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Big, Black, Italian, and ... C/C fillers?


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#1 ParkerBeta

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Posted 22 June 2009 - 01:04

While Aurora and Omas are probably the two best-known Italian pen manufacturers, it is rather surprising that they don't have models that compete directly with one another. While Aurora has always had a mix of cartridge/converter and piston filled pens, Omas seems to have migrated from nearly all piston-fillers to nearly all exclusively cartridge-fillers (no converters!), except for the biggest Paragons. The Bologna is that rarity in the Omas lineup, a cartridge/converter filler. Omas has recently redesigned the Bologna to be in multi-colored celluloid with that bane of my existence, a slick metal section, but the previous-generation all-black "cotton resin" Bologna (FPN review here) has a matching resin section, and is the one reviewed here. It is a near-perfect rival for the Aurora Talentum (FPN review here) in everything including price, listing for $315 where the Talentum lists for $325. Take a look at the dimensions, courtesy the handy comparison engine at nibs.com:

Model Talentum Bologna
Material Resin Resin
Weight (gr.) 30 29.2
Closed Length (inch) 5.366 5.386
Posted Length (inch) 6.31 6.47
Barrel Length (inch) 4.338 4.135
Barrel Width (inch) 0.551 0.507
Section Diameter (inch) 0.405 0.411

As you can see, in weight and all dimensions, the two pens are very close to each other.

full_length.JPG
top:Bologna; bottom:Talentum

The Talentum's resin is glossy, while the Bologna's "cotton resin" has a matte finish. The Aurora site only says that the Talentum has "chrome trim" (presumably rhodium?), and the Bologna's trim is Palladium. Of course, both pens are also available with gold trim (at a slight increase in list price, around $25-30 for each pen).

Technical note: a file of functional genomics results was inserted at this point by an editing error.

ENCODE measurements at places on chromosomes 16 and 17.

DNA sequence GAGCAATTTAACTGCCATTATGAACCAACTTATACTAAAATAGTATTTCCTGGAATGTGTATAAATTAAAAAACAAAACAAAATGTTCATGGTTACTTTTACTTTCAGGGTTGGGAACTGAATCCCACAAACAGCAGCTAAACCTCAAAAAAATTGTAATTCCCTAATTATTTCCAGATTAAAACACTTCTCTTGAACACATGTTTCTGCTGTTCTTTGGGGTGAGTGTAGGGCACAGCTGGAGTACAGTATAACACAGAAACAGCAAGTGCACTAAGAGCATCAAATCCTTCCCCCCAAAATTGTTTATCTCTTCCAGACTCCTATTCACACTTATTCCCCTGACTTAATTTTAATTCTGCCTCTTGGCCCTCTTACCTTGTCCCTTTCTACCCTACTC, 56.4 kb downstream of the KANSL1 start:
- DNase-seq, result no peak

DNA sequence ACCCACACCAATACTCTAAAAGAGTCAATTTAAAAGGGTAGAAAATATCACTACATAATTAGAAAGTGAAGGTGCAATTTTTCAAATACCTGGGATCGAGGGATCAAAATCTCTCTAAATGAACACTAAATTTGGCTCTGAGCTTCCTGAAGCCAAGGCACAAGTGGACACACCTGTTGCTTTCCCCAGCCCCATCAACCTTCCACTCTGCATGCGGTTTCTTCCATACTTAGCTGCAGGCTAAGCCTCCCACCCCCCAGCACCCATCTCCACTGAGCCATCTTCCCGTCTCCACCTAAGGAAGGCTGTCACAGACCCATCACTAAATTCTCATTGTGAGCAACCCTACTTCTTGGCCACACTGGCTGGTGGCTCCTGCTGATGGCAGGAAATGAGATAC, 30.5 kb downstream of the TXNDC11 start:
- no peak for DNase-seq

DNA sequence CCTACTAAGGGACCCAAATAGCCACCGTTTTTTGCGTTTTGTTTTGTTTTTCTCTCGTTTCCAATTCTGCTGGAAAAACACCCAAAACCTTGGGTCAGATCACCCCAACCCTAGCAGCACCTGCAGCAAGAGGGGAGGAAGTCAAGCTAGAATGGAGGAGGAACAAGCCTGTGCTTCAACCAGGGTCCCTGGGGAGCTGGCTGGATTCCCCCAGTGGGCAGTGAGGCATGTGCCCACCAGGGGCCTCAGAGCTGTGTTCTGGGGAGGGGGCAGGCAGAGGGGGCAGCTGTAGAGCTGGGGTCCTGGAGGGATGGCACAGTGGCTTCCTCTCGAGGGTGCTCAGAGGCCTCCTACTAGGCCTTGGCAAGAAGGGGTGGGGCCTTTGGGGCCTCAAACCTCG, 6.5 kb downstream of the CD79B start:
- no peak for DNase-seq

nib_close_up.JPG
top:Bologna; bottom:Talentum

Both nibs are 14kt, but the Talentum's nib is single-tone and rhodium-plated, whereas the Bologna's nib is a gorgeous two-tone (not that you can see it in my photo -- sorry!). Both nibs are decorated, but the Bologna's decorations are more elaborate, and put it in a class of its own for pens in this price range.
caps.JPG
left:Bologna; right:Talentum

The Bologna's cap is made of rather thick material, seemingly thicker than average, with the nice "Greek Key" motif. The Talentum's cap is of average thickness. The Talentum's cap actually posts well, while the Bologna's cap doesn't.

barrels.JPG
left:Bologna; right:Talentum

The situation is reversed with the barrels: the Talentum's barrel is made of a thicker material than that of the Bologna.
My Bologna's section has a somewhat poor finish in the threading where it screws into the barrel, almost as if this part required polishing but was overlooked.

The list prices of the Talentum and Bologna are very close. The cotton resin all-black Bologna, however, has been recently discontinued, and only a few online stores continue to offer it. It can be found for about $225 online. On the other hand, the Talentum retails for about $260 at the major online stores, but I've seen new ones going on the FPN marketplace for only $160 or so, so it is surely more widely available, and, depending on the deal you get, could even be cheaper.